by Georgi Medarov
The Bulgarian 2013 was marked by the largest protests since the 1990s. In February they were against austerity and high-electricity bills, toppling the center-right government praised by the EU for outstanding “stability”. It was a movement of hopelessness, triggered by the sheer impossibility to cover basic living costs. Initially protesters called for nationalization of foreign-owned electricity distribution companies, but soon denounced all parties and political representation as such. Next elections brought a wide-coalition, led by the ex-communist (now pro-business center-left) Bulgarian Socialist Party (BSP) and backed by the liberal Movement for Rights and Liberties (DPS), supported by the Turkish minority, and the far right ATAKA (meaning Attack).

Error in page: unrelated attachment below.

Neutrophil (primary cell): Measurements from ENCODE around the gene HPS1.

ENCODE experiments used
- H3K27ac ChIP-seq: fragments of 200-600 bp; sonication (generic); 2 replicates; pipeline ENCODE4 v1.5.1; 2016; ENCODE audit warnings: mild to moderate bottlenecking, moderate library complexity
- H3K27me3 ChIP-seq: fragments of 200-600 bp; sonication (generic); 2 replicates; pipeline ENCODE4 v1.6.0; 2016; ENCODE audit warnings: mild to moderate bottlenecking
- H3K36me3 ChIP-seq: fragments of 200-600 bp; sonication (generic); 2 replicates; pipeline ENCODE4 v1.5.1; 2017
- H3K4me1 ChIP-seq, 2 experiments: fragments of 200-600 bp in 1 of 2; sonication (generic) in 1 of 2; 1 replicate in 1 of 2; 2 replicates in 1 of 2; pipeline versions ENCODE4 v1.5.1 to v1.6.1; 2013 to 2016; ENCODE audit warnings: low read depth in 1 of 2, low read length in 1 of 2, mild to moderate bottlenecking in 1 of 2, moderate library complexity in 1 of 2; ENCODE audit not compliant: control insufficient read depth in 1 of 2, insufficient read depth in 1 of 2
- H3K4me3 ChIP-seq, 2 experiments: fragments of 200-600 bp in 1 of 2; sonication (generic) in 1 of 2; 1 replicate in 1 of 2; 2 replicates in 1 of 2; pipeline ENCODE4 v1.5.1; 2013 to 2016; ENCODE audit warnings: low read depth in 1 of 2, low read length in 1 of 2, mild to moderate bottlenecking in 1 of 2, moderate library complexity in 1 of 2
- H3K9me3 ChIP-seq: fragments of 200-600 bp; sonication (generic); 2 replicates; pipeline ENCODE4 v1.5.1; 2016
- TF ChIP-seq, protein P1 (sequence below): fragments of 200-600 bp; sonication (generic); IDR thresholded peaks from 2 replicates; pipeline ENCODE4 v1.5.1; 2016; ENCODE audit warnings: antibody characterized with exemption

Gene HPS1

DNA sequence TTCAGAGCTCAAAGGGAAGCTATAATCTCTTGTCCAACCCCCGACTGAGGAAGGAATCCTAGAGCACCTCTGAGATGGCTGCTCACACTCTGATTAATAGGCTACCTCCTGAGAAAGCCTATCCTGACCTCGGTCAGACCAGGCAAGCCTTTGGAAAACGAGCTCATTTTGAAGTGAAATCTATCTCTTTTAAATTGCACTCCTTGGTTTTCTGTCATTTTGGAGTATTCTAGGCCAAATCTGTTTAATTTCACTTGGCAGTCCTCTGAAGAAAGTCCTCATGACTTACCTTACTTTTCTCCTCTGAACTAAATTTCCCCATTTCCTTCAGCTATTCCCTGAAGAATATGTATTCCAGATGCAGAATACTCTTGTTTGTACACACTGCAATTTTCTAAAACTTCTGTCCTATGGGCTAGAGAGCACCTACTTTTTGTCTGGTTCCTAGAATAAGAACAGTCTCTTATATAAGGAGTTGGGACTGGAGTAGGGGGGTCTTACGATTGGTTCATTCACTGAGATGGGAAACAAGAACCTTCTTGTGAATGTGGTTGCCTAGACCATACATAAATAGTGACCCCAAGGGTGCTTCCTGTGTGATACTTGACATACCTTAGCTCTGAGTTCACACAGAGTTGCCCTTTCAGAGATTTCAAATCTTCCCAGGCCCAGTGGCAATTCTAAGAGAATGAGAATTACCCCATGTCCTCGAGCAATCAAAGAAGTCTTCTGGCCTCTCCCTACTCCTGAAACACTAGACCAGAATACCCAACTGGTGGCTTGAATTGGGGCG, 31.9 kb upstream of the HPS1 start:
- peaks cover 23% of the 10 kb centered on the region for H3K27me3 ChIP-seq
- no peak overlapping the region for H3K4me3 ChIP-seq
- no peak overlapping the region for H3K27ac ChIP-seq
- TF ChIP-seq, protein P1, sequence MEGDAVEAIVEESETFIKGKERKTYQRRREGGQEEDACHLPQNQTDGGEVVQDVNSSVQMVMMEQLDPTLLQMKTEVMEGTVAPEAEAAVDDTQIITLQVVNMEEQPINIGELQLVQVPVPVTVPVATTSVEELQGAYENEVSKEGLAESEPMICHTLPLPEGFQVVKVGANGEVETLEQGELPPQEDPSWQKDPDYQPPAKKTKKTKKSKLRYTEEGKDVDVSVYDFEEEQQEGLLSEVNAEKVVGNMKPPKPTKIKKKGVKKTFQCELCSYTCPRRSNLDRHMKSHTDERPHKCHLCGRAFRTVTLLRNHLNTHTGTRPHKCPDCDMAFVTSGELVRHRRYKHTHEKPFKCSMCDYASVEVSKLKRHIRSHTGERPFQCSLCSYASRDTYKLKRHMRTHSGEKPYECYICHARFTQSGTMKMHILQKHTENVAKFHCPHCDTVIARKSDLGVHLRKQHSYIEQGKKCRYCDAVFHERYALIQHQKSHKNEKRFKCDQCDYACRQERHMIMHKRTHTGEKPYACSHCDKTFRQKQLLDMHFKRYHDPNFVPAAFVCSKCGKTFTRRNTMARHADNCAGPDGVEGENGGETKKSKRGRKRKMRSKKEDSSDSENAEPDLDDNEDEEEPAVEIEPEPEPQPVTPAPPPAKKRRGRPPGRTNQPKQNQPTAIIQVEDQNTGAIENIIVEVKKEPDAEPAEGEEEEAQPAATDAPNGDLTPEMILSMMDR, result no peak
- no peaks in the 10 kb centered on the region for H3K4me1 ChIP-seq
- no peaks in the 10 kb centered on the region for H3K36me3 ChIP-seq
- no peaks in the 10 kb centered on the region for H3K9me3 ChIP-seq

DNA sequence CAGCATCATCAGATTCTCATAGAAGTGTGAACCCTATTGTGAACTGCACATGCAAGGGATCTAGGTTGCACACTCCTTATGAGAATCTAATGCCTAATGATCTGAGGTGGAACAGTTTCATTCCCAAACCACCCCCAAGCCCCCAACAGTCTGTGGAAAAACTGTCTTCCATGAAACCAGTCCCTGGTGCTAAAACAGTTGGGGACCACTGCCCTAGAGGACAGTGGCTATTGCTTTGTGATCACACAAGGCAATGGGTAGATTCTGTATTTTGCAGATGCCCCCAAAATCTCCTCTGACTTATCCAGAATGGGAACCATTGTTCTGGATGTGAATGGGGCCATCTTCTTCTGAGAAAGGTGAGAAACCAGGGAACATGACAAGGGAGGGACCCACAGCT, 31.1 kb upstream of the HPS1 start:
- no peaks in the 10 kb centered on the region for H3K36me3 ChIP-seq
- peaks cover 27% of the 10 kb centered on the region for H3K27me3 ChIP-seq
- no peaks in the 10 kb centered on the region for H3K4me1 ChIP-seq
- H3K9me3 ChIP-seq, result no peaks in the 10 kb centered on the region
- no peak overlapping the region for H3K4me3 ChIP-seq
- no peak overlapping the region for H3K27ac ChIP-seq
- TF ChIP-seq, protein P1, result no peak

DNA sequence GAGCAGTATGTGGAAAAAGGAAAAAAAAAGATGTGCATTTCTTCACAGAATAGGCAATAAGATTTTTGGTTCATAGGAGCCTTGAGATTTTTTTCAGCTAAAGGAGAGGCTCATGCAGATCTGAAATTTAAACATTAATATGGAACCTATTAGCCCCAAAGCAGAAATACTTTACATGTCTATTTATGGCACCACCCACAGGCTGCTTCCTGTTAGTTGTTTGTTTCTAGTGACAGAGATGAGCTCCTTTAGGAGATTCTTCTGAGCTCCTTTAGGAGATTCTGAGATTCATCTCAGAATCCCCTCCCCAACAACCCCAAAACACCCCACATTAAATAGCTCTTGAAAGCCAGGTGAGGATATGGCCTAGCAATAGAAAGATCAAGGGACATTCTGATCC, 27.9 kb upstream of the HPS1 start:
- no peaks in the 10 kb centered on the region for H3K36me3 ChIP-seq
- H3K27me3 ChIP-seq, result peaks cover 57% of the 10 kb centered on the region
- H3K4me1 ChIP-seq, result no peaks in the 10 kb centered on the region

The new government claimed to be technocratic and BSP forgot its promises, for instance to displace the 10% flat tax with progressive taxation. It never challenged the austerity regime, neither did they question the authority of energy companies. BSP also pushed for hard core pro-business educational reform and for privatization of natural parks and water services. The immediate reason next protests round started in June was the appointment of a media mogul as a head of national security. Nonetheless, they never challenged business’ domination over politics in general and revived anti-communist slogans from the 1990s. Moreover, in the summer there were street riots in support of austerity after the government decided to increase deficit merely from one to two percent. Why is that?
Read the answer and the whole article on the website of Chronos Magazine